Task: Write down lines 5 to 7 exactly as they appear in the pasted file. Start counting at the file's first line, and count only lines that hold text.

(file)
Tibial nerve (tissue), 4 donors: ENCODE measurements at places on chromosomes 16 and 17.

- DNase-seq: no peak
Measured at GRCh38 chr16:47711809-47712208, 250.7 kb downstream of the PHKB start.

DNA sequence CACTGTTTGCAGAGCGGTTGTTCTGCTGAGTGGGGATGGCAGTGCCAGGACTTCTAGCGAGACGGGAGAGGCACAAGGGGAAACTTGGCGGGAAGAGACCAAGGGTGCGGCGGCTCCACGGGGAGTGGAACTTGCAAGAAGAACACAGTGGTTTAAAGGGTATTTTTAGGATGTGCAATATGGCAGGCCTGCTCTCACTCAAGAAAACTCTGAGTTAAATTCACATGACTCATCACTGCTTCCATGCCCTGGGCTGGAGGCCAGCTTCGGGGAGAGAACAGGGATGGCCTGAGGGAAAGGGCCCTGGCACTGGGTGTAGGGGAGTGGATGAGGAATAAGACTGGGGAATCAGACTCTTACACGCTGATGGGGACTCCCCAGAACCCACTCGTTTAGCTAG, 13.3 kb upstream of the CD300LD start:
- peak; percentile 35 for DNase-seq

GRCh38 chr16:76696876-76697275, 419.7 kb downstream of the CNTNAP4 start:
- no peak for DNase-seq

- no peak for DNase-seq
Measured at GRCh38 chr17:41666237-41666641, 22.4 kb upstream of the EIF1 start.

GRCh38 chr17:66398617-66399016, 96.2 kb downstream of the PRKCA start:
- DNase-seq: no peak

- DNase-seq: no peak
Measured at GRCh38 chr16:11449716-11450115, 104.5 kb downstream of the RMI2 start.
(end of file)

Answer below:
- peak; percentile 35 for DNase-seq

GRCh38 chr16:76696876-76697275, 419.7 kb downstream of the CNTNAP4 start:
- no peak for DNase-seq